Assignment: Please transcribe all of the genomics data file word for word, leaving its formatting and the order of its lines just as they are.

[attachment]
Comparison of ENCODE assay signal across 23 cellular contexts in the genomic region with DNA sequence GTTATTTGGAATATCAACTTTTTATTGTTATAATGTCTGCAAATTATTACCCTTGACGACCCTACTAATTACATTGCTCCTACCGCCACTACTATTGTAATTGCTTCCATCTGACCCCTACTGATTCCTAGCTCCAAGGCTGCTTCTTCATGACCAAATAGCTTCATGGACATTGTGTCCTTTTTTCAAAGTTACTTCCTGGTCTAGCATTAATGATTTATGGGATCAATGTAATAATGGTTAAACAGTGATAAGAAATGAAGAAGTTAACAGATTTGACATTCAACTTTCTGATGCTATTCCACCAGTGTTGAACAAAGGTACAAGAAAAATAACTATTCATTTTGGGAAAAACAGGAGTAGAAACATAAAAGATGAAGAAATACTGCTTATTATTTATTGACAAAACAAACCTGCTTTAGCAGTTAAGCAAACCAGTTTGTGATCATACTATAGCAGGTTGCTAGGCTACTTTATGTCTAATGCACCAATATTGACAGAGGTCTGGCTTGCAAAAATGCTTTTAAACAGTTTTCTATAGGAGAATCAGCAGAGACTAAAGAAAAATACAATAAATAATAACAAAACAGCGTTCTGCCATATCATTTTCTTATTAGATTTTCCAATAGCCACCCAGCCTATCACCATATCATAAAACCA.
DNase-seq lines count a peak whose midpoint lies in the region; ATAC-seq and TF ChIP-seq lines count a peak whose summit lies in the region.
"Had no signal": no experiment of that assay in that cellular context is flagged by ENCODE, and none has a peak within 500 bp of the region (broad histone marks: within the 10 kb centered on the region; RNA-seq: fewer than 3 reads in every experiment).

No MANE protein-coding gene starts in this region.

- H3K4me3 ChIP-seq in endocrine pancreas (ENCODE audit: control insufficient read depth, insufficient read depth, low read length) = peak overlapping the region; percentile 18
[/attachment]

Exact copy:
Comparison of ENCODE assay signal across 23 cellular contexts in the genomic region with DNA sequence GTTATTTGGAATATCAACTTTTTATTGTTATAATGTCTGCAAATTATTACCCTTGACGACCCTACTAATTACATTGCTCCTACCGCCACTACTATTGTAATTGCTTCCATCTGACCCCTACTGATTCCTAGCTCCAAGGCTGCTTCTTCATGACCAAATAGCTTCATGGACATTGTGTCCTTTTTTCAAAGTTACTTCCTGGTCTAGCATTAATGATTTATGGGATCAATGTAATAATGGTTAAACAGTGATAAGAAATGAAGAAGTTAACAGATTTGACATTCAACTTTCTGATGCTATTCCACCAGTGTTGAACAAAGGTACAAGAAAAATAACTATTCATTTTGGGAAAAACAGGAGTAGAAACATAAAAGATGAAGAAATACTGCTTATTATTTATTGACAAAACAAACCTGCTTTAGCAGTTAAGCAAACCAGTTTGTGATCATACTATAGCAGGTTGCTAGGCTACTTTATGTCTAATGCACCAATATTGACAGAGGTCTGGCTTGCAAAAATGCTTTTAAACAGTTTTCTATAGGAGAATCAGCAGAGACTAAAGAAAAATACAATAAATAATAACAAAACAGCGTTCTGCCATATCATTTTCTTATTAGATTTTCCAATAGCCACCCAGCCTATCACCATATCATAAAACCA.
DNase-seq lines count a peak whose midpoint lies in the region; ATAC-seq and TF ChIP-seq lines count a peak whose summit lies in the region.
"Had no signal": no experiment of that assay in that cellular context is flagged by ENCODE, and none has a peak within 500 bp of the region (broad histone marks: within the 10 kb centered on the region; RNA-seq: fewer than 3 reads in every experiment).

No MANE protein-coding gene starts in this region.

- H3K4me3 ChIP-seq in endocrine pancreas (ENCODE audit: control insufficient read depth, insufficient read depth, low read length) = peak overlapping the region; percentile 18